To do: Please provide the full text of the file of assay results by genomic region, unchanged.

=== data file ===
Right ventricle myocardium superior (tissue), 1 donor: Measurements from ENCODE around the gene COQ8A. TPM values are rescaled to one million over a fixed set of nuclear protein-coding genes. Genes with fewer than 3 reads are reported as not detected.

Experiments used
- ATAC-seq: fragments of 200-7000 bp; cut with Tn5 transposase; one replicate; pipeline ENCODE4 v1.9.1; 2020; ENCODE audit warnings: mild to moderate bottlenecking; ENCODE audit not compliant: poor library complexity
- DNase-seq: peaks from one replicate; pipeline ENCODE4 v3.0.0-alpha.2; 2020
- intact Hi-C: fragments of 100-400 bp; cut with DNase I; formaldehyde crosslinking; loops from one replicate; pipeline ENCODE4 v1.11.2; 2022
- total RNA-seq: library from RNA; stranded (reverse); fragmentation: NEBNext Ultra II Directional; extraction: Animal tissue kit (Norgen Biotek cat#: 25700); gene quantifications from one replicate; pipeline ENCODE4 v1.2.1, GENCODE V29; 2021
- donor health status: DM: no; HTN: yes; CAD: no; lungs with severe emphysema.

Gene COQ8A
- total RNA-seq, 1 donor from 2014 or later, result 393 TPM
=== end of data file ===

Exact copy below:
Right ventricle myocardium superior (tissue), 1 donor: Measurements from ENCODE around the gene COQ8A. TPM values are rescaled to one million over a fixed set of nuclear protein-coding genes. Genes with fewer than 3 reads are reported as not detected.

Experiments used
- ATAC-seq: fragments of 200-7000 bp; cut with Tn5 transposase; one replicate; pipeline ENCODE4 v1.9.1; 2020; ENCODE audit warnings: mild to moderate bottlenecking; ENCODE audit not compliant: poor library complexity
- DNase-seq: peaks from one replicate; pipeline ENCODE4 v3.0.0-alpha.2; 2020
- intact Hi-C: fragments of 100-400 bp; cut with DNase I; formaldehyde crosslinking; loops from one replicate; pipeline ENCODE4 v1.11.2; 2022
- total RNA-seq: library from RNA; stranded (reverse); fragmentation: NEBNext Ultra II Directional; extraction: Animal tissue kit (Norgen Biotek cat#: 25700); gene quantifications from one replicate; pipeline ENCODE4 v1.2.1, GENCODE V29; 2021
- donor health status: DM: no; HTN: yes; CAD: no; lungs with severe emphysema.

Gene COQ8A
- total RNA-seq, 1 donor from 2014 or later, result 393 TPM